Selecting your filter criteria now allows you to build a report that is unique to each salesperson for their territory. Whether you use account ownership, or more detailed data-level criteria to define an account ownership structure, you should be able to build an appropriate filter set to allow each salesperson to see accounts in their own territory.

The one thing you will want to do on the filter page, under advanced settings, is to hide report details. This hides contact level details, and allows the report to only show the account level rollup of the overall lead score.

The display options on the next step are also not relevant as we will be showing this report in a dashboard, which will determine its own display settings, so just click Run Report to generate the report and verify that you have a rolled up lead score for each account in the target territory.

Save this report as we will use it to generate a dashboard from. You may again wish to create a similar report based on implicit lead score, and you will likely see demand from each of your sales reps for a similar report in their own territory, so you will likely end up with a series of these reports.

Now that we have a report created, the next step to tackle is to create the traffic light dashboard based on that report.

The common way to do this is to create a new, three column dashboard, and add in each view as a component with that dashboard to give salespeople a territory map to work from.

When you have created a dashboard, add in a component to represent this report. Make the component a "Table" component type, and give it an appropriate title such as "My Territory's Accounts by Explicit Score".

Select the report you have just created as a source report in order to bring in the data on accounts with rolled up lead score. You will likely want to set the Sort order to "Row Value Descending" in order to show the highest scored accounts first, and usually a maximum of 25 or 50 values displayed keeps the report manageable.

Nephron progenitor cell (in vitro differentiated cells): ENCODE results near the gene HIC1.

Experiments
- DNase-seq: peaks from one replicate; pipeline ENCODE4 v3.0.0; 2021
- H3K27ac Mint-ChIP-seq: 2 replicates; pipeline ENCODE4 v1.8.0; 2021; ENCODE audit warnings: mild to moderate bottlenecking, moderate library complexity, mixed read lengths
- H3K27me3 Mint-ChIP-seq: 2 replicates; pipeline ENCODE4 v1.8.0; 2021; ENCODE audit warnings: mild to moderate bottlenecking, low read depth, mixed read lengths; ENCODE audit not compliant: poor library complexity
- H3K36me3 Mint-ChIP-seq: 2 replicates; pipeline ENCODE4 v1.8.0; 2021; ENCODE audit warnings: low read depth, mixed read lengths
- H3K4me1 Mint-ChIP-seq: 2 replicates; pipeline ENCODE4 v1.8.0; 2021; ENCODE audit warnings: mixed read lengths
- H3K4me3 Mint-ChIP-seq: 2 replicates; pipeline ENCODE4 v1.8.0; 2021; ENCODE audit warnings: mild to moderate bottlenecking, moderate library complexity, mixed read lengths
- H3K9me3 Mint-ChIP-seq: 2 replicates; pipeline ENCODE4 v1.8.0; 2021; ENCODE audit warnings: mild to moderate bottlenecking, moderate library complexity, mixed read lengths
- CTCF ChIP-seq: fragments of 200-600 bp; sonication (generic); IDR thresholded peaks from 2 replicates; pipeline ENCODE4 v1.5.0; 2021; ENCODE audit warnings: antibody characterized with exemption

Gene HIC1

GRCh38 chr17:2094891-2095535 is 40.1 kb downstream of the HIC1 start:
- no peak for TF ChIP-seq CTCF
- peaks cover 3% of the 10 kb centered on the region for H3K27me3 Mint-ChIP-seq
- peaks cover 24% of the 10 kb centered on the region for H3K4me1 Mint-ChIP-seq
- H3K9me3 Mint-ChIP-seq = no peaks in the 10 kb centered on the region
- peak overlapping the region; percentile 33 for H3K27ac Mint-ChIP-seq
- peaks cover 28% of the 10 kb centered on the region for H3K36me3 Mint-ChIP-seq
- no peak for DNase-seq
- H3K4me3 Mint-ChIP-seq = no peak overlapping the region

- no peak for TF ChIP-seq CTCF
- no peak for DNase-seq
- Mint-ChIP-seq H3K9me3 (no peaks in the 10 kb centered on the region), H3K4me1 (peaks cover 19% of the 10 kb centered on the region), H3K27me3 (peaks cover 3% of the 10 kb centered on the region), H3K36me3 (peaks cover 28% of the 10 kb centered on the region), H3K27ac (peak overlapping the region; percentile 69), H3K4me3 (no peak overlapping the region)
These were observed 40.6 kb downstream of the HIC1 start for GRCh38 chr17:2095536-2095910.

You can then set, based on your lead scoring ranges, where you want the traffic light colors to show. For example, if you have a 0-100 scoring range, you may want 0-30 as red, 31-80 as yellow, and 81-100 as green. You will find that this clearly shows why it is so important to define lead scoring caps and buckets so that scores do not get unweildy and are maintained within a workable range.

With that in place, you are ready to go. Save your dashboard, and work closely with your sales team to ensure that you have the right ranges identified, and the right way of defining territories to ensure that they are seeing the highlights of their own accounts.

Your sales team will be able to quickly discern which accounts are showing interested and should be called, and by doing so, will quickly become much more effective in their selling.


Marshall said...

Hi Steve,

We've created these dashboards, and they are helpful. One issue that we are facing is that the accounts with the most contacts are often at the top of the list.

We're looking at further segmenting accounts in to buckets by number of contacts, use (HAT) High All-Time Score, etc. to help create apples-to-apple comparisons and identify accounts that are exhibiting sales-ready behaviors that we may have missed at a contact level. Any other thoughts on best ways to accomplish this goal?